There are a lot of myths and misconceptions about mental health out there. These stories address some of the dangerous and troubling beliefs about different conditions, and explore what it's really like to experience mental health problems.
The other day, I wasn’t feeling quite right. A few things were getting on top of me at work and at home, and I was talking to a friend about how I felt. We were discussing whether I should take a day off, and he said that he would never admit that he wasn’t coping to his work, and would probably just say that he was feeling a bit sick.
“Depression is an illness, not a weakness nor a trait”.
This is probably one of the most powerful phrases about mental illness that I have heard. For anyone that thinks depression is a temporary emotion, just like happiness or anger, think again. Depression is an illness and nothing to be ashamed of.
Mental illness has a vast and diverse spectrum. In its most simple form, a summary of ill mental health could be; troubles of the mind that has adverse impact on people’s day to day lives. What people often forget is that mental illness may not just affect the recipient, but also the people around them. The chances of encountering ill mental health in a lifetime are approximately one in four, which means if you are lucky enough to escape, you will still most likely be in close contact to someone who hasn’t been as fortunate.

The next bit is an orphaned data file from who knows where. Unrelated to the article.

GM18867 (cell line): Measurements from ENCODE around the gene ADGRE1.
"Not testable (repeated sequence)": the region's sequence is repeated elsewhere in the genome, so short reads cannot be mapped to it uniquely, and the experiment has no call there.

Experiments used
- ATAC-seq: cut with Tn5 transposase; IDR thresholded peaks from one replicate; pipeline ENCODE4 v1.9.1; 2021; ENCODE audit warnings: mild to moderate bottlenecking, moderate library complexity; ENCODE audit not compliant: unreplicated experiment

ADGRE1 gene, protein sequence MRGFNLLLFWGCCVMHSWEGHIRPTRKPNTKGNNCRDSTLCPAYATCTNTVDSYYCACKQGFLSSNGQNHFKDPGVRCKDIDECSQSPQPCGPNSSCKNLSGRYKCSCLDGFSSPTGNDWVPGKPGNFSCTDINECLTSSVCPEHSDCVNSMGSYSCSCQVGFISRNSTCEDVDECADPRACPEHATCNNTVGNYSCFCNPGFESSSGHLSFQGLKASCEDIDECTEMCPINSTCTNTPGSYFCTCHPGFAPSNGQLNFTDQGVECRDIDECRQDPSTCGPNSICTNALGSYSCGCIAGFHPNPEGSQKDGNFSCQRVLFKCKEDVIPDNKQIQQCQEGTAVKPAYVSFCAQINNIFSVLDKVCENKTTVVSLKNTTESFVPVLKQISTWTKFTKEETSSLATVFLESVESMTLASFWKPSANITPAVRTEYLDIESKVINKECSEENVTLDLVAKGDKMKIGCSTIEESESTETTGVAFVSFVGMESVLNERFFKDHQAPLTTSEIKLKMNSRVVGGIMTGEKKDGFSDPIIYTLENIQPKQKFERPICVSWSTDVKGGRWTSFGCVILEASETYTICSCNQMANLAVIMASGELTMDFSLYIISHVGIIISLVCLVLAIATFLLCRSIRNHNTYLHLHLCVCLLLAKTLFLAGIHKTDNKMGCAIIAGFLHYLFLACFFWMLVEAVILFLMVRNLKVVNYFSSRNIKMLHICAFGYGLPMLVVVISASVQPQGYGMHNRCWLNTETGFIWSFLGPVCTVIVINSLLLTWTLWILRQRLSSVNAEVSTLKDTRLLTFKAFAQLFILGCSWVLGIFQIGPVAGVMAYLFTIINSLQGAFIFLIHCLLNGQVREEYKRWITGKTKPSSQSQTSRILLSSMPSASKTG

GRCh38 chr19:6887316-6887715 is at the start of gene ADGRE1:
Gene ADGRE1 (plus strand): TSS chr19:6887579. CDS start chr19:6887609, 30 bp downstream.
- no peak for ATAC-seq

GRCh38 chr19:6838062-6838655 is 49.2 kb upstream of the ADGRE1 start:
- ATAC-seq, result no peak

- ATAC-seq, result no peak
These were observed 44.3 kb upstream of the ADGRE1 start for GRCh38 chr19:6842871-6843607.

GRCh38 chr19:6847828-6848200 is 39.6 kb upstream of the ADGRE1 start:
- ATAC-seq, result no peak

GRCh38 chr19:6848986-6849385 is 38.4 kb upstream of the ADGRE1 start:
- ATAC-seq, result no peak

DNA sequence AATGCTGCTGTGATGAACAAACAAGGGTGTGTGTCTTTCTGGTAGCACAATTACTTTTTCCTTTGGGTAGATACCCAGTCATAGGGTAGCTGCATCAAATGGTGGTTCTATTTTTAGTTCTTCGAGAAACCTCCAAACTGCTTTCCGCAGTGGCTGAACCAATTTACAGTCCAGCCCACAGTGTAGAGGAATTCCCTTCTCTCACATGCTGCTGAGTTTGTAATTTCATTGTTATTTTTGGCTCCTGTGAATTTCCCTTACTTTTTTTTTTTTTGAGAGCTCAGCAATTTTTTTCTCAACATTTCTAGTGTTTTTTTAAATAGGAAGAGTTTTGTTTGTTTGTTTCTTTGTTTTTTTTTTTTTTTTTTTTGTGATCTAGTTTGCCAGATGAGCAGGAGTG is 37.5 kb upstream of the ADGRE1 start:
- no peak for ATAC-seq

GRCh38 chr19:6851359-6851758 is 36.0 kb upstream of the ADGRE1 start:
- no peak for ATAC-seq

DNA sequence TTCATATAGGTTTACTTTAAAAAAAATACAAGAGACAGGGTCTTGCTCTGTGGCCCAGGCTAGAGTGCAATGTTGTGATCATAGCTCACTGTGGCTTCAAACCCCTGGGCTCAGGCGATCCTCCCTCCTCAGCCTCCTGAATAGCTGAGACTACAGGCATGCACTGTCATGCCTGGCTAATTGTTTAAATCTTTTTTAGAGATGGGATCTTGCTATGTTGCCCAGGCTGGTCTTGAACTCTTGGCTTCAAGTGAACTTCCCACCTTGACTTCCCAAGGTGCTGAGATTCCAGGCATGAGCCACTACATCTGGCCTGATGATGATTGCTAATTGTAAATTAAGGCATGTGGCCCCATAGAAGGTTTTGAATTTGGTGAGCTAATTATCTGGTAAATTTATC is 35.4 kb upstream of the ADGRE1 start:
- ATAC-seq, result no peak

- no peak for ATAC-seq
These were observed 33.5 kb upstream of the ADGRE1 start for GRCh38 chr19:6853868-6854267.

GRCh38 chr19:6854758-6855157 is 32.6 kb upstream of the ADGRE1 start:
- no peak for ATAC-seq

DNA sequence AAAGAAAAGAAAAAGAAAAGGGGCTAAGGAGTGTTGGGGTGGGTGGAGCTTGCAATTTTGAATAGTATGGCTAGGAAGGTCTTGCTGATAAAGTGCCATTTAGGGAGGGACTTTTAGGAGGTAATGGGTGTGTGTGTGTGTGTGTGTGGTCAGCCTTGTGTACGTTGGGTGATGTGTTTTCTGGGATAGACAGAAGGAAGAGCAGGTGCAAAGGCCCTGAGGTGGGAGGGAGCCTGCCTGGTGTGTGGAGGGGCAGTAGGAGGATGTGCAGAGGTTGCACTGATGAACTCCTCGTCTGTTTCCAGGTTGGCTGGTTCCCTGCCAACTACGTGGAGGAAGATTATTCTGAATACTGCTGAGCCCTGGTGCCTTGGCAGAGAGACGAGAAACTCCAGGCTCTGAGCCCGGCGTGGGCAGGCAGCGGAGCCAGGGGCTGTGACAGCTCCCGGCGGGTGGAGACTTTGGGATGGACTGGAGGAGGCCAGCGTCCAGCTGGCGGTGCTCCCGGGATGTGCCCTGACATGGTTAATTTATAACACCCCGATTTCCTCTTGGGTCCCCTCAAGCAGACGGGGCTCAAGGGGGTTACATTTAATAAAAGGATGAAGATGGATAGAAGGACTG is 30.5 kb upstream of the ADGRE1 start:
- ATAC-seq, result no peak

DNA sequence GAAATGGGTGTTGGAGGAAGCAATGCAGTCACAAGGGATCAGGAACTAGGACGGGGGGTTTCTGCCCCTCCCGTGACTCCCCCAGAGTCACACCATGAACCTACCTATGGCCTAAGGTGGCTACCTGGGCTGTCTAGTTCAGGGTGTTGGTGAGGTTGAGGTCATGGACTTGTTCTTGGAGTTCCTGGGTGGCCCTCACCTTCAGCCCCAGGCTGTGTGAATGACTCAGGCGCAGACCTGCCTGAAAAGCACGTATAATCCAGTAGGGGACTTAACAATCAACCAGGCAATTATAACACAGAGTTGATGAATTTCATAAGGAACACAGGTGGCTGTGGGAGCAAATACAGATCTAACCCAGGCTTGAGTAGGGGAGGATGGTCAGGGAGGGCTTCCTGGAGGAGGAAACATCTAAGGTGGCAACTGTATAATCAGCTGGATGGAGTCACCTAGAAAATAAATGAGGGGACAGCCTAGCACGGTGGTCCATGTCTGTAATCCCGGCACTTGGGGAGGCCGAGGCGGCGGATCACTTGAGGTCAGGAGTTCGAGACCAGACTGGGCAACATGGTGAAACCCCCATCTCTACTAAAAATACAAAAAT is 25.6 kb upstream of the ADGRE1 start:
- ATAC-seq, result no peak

I was told by one of my classmates today that they didn’t ‘want to be involved with someone who self-harmed’ and then looked at me, knowing full well I am involved in that behaviour. It then really hit home how closed-minded some people are, and how we really need some better self-harm education for young adults.